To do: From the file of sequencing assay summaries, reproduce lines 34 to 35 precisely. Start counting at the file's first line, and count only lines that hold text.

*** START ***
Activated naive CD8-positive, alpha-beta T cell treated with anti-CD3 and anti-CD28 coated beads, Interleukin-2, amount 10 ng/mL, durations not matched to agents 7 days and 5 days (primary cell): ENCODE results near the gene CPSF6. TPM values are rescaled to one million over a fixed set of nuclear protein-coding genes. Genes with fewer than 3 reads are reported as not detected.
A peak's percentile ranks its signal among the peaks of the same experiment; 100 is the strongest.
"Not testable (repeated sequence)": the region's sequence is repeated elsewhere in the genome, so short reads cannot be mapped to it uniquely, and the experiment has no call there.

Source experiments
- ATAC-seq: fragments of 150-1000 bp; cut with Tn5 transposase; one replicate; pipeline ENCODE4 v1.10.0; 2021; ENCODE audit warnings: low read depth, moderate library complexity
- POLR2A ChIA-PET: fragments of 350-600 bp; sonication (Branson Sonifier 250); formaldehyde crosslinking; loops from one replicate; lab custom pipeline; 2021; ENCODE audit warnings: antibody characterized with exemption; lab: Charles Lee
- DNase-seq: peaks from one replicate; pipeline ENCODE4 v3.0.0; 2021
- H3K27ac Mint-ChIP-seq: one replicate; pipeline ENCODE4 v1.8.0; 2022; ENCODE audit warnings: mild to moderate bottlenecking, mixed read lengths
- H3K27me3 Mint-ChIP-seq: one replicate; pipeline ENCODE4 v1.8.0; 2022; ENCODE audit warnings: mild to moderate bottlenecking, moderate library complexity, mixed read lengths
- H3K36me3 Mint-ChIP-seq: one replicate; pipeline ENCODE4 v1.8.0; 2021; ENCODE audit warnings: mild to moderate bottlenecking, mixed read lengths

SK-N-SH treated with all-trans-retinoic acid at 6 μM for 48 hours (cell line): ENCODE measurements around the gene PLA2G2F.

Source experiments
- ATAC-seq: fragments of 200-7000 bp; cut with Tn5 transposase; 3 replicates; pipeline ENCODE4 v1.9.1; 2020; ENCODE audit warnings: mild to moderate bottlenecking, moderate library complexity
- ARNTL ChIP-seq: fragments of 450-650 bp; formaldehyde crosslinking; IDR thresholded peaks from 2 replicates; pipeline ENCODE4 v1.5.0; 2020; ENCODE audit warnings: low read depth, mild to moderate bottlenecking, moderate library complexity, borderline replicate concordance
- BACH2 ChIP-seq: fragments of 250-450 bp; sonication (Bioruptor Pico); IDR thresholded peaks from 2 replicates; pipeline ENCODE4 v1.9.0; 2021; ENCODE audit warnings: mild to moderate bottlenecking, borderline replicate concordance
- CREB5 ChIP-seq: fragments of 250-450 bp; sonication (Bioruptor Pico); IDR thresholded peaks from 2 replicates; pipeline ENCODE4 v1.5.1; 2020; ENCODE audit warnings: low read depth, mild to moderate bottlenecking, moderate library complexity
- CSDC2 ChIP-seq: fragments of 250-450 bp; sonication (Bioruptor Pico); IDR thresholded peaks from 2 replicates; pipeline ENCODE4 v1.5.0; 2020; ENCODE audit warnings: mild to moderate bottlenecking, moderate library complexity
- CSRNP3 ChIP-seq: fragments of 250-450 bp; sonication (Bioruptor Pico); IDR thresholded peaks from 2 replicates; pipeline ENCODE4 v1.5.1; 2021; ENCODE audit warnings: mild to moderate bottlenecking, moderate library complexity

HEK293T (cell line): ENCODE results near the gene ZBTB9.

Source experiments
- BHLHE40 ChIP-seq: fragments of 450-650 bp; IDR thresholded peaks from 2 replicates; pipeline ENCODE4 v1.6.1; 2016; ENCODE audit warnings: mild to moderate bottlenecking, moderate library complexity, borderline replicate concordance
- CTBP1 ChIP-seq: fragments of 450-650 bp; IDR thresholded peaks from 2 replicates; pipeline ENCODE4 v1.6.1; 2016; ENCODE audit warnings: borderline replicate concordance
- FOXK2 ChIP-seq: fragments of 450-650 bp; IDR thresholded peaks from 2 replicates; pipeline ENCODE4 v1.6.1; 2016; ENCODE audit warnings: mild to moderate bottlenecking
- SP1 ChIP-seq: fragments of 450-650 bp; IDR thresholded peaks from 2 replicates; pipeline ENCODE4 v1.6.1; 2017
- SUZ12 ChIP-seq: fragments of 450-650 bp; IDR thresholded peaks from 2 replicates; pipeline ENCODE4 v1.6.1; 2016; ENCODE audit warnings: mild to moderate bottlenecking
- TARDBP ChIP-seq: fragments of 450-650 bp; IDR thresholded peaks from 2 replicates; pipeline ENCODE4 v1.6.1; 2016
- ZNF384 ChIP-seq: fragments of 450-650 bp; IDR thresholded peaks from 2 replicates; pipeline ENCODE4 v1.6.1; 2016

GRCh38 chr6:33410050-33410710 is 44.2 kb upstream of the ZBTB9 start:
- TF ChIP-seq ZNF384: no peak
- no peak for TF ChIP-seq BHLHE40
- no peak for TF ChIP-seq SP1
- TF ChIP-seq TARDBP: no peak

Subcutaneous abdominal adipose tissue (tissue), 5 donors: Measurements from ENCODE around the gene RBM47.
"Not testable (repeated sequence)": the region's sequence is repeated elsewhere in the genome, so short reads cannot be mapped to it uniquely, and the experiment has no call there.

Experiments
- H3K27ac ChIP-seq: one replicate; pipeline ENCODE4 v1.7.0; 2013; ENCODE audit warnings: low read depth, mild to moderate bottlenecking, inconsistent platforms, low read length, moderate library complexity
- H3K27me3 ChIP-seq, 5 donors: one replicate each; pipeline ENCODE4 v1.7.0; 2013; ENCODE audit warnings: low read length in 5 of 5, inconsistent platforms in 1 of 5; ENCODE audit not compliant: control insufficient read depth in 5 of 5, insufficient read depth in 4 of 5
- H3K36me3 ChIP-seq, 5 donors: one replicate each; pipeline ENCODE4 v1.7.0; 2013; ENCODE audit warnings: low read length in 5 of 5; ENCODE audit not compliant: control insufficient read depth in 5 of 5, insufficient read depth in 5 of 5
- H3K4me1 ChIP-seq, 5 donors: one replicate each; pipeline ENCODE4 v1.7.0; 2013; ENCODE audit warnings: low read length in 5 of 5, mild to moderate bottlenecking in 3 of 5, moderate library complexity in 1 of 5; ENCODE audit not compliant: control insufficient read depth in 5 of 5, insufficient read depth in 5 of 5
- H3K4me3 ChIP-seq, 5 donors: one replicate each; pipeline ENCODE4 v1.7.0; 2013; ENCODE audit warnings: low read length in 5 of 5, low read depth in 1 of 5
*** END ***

"Not testable (repeated sequence)": the region's sequence is repeated elsewhere in the genome, so short reads cannot be mapped to it uniquely, and the experiment has no call there.

Experiments